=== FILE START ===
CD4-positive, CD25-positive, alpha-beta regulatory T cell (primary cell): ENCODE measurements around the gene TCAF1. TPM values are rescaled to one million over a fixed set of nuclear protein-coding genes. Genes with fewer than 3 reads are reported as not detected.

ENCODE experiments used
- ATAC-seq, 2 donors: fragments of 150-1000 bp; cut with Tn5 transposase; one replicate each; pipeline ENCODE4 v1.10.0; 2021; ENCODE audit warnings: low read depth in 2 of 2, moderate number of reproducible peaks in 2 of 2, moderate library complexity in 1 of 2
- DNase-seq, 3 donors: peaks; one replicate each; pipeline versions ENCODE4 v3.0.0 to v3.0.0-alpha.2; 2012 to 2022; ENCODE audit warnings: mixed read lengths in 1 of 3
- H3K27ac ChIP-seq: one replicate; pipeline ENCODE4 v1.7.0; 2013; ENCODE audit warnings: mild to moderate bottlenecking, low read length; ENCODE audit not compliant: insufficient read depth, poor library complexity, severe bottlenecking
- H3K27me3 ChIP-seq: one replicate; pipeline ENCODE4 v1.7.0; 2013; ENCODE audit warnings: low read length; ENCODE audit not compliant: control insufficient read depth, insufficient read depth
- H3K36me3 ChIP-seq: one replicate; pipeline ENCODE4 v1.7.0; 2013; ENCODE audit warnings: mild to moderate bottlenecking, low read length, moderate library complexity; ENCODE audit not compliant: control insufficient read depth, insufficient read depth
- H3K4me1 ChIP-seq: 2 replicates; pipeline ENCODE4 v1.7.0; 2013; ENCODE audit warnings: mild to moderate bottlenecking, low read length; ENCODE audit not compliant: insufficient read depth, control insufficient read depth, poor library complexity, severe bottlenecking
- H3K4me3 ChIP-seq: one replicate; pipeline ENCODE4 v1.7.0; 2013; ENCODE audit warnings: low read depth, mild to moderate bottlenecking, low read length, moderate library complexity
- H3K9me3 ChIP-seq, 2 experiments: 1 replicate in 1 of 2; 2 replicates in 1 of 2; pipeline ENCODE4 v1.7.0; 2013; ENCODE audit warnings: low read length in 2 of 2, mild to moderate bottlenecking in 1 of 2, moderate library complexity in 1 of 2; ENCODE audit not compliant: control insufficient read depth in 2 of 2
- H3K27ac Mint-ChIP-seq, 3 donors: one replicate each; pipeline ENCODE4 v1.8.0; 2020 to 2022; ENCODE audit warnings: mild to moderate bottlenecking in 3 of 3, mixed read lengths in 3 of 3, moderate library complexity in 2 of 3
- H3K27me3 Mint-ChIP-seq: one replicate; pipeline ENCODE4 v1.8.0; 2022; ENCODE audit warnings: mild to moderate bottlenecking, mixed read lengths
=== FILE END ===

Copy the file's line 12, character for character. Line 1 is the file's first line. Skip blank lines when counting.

- H3K27me3 Mint-ChIP-seq: one replicate; pipeline ENCODE4 v1.8.0; 2022; ENCODE audit warnings: mild to moderate bottlenecking, mixed read lengths